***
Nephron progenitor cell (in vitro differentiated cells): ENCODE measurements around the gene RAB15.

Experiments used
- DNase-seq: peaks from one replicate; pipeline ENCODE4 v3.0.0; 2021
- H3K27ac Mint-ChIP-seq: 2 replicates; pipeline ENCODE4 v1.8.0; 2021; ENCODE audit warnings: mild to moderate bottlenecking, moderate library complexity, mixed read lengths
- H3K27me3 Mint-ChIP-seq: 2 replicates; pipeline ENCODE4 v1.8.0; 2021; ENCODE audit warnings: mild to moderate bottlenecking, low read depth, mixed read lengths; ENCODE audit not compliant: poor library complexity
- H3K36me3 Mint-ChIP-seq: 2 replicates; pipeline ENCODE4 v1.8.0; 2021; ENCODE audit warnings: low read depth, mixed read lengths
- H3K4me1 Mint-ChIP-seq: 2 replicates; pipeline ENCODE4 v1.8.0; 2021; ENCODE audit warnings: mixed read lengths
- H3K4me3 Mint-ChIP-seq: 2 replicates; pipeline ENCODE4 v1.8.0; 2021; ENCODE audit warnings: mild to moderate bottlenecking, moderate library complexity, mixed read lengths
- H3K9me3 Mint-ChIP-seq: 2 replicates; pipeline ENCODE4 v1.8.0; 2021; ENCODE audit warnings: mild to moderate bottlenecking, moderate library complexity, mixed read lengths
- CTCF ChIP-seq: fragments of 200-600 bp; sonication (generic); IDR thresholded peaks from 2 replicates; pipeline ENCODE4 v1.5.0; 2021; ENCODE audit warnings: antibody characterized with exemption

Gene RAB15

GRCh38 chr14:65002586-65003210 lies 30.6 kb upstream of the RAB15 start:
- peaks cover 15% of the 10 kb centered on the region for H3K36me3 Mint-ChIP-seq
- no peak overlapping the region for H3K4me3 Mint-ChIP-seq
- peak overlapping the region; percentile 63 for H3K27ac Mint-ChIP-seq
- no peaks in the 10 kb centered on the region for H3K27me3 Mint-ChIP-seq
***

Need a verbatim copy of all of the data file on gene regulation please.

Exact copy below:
Nephron progenitor cell (in vitro differentiated cells): ENCODE measurements around the gene RAB15.

Experiments used
- DNase-seq: peaks from one replicate; pipeline ENCODE4 v3.0.0; 2021
- H3K27ac Mint-ChIP-seq: 2 replicates; pipeline ENCODE4 v1.8.0; 2021; ENCODE audit warnings: mild to moderate bottlenecking, moderate library complexity, mixed read lengths
- H3K27me3 Mint-ChIP-seq: 2 replicates; pipeline ENCODE4 v1.8.0; 2021; ENCODE audit warnings: mild to moderate bottlenecking, low read depth, mixed read lengths; ENCODE audit not compliant: poor library complexity
- H3K36me3 Mint-ChIP-seq: 2 replicates; pipeline ENCODE4 v1.8.0; 2021; ENCODE audit warnings: low read depth, mixed read lengths
- H3K4me1 Mint-ChIP-seq: 2 replicates; pipeline ENCODE4 v1.8.0; 2021; ENCODE audit warnings: mixed read lengths
- H3K4me3 Mint-ChIP-seq: 2 replicates; pipeline ENCODE4 v1.8.0; 2021; ENCODE audit warnings: mild to moderate bottlenecking, moderate library complexity, mixed read lengths
- H3K9me3 Mint-ChIP-seq: 2 replicates; pipeline ENCODE4 v1.8.0; 2021; ENCODE audit warnings: mild to moderate bottlenecking, moderate library complexity, mixed read lengths
- CTCF ChIP-seq: fragments of 200-600 bp; sonication (generic); IDR thresholded peaks from 2 replicates; pipeline ENCODE4 v1.5.0; 2021; ENCODE audit warnings: antibody characterized with exemption

Gene RAB15

GRCh38 chr14:65002586-65003210 lies 30.6 kb upstream of the RAB15 start:
- peaks cover 15% of the 10 kb centered on the region for H3K36me3 Mint-ChIP-seq
- no peak overlapping the region for H3K4me3 Mint-ChIP-seq
- peak overlapping the region; percentile 63 for H3K27ac Mint-ChIP-seq
- no peaks in the 10 kb centered on the region for H3K27me3 Mint-ChIP-seq